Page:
HOLD THE DARK

★★★

Empire (UK) - - TV & STREAMING - Alex God­frey

DI­REC­TOR Jeremy Saulnier

CAST Jef­frey Wright, Alexan­der Skars­gård, Ri­ley Keough, James Badge Dale

PLOT In the Alaskan wilder­ness, a griev­ing mother (Keough) hires a renowned stu­dent of wolves (Wright) to find the beast that likely killed her miss­ing son. As the hunter be­gins to in­ves­ti­gate, though, he finds much darker mys­ter­ies at play. ALASKA IS NOT a happy place. The land­scape is mer­ci­less and the lo­cals are dam­aged. “Do you have any idea what’s out­side those win­dows?” asks Keough’s Me­dora Slone at the start of Hold The

Dark. It’s a rhetor­i­cal ques­tion. “How black it gets,” she qual­i­fies. “How it gets in you.” This is how she wel­comes guests.

It’s win­ter in Kee­lut, an iso­lated vil­lage cur­rently blessed with five hours of sun­light a day. Three chil­dren have re­cently been taken by wolves, in­clud­ing Me­dora’s six-year-old. With her hus­band Ver­non (Skars­gård) fight­ing in Iraq, she hires wolf-whis­perer/killer Rus­sell Core (Wright) to find the guilty party. She doesn’t ex­pect him to find her son alive, she says — she just wants that dead wolf, which will at least pro­vide con­so­la­tion.

Ev­ery­thing is wrong from the start. Me­dora is clearly not well. She’s griev­ing, yes, but does that ex­plain her pen­chant for iron masks? Not so much. On his first trip into the snow, Rus­sell wit­nesses a gang of wolves de­vour­ing one of their own. It’s all gone to pot out here, no mis­take. On the one hand, this is a world away from Saulnier’s last film, the taut, bone-snapping Nazi-punk thriller Green Room, which pro­vided in­stant thrills and spills. This is more min­i­mal­ist, more po­etic, more in line with his ear­lier Blue Ruin. Then again, gore comes quickly: two kills in Iraq by Ver­non sig­nify that nei­ther he nor Saulnier are here to mess about, and fur­ther snatches of grind­house re­call Green Room’s ghoul­ish ex­cesses. Pleas­ant it is not.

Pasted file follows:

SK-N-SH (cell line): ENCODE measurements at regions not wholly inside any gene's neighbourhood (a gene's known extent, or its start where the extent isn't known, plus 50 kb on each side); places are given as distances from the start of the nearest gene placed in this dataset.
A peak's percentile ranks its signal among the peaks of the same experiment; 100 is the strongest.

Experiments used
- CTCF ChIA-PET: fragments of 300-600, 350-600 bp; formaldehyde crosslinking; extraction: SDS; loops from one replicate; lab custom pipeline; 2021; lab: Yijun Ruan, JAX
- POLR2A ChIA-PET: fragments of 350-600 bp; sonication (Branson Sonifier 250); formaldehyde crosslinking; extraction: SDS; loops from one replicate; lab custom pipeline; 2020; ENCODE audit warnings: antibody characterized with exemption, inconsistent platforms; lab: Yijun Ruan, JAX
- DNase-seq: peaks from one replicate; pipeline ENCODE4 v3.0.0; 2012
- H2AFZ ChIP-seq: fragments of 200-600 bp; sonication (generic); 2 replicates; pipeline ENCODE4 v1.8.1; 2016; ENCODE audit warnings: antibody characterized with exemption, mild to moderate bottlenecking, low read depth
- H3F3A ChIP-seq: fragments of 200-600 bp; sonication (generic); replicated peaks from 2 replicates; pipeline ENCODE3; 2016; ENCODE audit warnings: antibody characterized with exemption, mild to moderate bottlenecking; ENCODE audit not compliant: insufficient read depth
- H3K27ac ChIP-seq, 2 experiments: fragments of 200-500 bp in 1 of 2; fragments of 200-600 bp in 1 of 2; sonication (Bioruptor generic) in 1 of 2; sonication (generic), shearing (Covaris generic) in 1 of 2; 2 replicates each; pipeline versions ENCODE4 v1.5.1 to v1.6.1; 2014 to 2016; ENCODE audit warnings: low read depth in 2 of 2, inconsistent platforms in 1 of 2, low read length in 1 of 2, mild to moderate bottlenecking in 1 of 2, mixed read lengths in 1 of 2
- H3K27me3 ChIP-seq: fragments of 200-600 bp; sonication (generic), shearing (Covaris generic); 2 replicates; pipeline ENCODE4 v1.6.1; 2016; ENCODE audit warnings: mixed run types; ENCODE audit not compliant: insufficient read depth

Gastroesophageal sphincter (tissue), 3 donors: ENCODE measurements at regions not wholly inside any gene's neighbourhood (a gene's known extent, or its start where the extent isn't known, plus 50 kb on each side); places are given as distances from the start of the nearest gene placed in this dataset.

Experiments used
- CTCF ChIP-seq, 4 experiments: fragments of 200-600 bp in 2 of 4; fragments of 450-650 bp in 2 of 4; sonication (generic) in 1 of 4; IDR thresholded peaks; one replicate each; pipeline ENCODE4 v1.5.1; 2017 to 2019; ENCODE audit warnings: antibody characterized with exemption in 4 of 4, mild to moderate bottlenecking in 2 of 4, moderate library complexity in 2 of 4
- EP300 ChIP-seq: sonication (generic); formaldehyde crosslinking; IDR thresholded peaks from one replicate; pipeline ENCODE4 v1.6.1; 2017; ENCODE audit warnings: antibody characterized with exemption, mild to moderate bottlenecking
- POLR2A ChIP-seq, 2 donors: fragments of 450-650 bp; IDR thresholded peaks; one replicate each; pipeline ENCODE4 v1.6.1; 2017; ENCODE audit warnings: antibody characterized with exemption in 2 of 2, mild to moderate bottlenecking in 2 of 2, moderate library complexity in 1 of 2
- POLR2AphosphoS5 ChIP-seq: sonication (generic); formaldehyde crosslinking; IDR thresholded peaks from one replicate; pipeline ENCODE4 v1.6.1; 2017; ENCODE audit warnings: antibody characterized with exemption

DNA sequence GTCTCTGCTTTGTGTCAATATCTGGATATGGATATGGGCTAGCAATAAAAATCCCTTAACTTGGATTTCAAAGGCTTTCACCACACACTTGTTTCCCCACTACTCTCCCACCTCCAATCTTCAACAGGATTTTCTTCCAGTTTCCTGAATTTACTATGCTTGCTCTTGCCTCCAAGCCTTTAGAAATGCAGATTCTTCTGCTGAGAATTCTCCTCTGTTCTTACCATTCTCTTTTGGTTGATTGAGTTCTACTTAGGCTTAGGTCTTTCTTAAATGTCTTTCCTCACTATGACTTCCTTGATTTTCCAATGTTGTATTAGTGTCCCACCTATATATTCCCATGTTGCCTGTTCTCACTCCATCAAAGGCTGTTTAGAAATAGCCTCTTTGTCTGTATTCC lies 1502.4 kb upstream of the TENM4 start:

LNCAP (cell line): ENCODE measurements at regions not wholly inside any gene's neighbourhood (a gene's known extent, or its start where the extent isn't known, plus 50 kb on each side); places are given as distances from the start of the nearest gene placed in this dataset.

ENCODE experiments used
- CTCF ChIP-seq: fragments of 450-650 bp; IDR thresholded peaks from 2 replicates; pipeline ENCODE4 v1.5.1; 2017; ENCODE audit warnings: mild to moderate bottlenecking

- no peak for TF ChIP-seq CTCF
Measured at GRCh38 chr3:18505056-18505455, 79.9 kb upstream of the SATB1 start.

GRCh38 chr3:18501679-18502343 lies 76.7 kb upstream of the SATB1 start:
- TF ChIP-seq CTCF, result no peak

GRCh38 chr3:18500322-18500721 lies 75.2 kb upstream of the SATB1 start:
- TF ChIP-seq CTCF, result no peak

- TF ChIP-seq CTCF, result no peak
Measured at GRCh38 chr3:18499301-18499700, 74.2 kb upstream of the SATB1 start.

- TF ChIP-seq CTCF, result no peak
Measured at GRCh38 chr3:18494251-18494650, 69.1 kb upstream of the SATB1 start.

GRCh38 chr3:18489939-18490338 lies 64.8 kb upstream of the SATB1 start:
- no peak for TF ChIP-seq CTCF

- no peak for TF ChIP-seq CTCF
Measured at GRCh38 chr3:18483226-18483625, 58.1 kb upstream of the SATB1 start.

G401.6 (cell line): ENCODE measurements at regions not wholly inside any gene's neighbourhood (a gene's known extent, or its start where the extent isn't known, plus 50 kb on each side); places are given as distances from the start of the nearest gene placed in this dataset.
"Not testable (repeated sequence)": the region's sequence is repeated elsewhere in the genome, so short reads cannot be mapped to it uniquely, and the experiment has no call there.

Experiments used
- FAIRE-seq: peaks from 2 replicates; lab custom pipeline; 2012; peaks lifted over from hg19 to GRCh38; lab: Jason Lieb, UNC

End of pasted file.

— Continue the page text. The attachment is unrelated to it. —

Adapted from Wil­liam Gi­raldi’s es­teemed novel by Blue Ruin and Green Room star Ma­con Blair, Hold The Dark is heavy on the sym­bol­ism; Kee­lut it­self is named af­ter a myth­i­cal, evil, hair­less dog. And Saulnier dou­bles down on the mir­rors, pit­ting pri­mal be­haviour against civilised or­der. There are more dis­turb­ing masks than Me­dora’s. The wolves are beau­ti­ful, the hu­mans sav­age, the hearts dark. “We’re not talk­ing about an­i­mals here,” Core is told at one point. “If you say so,” he shrugs.

Saulnier was plan­ning this be­fore Green Room was re­leased, and you have to hand it to him for stay­ing on course and not tak­ing a cheap buck. This film is not a ter­rif­i­cally com­mer­cial propo­si­tion, and its med­i­ta­tive re­straint — as much as that of­ten crashes into some size­able hard­core ac­tion — is some­what sti­fling. It is cer­tainly not for­mu­laic, with lit­tle cathar­sis, and with even the warmer char­ac­ters pretty cold, you’re kept at bay through­out. It’s tough.

As an artist, Saulnier does not have a sunny dis­po­si­tion, and this film has death in its bones. His world is ill. All of his films feel askew; all of them have you feel­ing con­sis­tently un­set­tled. Hold The Dark goes out of its way not to grat­ify. It is pure.

verdict Hold The Dark is rather un­well. both in­ti­mate and epic, it is ap­pro­pri­ately cold, re­sist­ing warmth at ev­ery turn, more a philo­soph­i­cal ad­ven­ture than an emo­tional one.

There was no way they were find­ing that con­tact lens.

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